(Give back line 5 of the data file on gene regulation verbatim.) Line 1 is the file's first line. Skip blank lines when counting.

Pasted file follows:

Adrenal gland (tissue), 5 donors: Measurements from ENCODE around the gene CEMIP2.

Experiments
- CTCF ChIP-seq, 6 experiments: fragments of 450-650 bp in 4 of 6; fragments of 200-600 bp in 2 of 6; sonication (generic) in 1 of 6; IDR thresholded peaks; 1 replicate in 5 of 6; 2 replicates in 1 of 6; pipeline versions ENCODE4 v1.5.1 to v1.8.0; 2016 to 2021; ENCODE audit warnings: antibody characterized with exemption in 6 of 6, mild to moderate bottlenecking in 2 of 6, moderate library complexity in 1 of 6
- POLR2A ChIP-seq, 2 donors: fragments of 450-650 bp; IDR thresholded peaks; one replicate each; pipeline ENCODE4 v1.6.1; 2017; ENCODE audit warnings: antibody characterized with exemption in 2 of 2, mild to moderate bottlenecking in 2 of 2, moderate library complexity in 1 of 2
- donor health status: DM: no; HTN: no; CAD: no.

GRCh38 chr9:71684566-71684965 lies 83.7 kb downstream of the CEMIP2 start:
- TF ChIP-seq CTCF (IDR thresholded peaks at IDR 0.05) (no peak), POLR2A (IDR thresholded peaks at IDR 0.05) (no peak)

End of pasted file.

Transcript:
- donor health status: DM: no; HTN: no; CAD: no.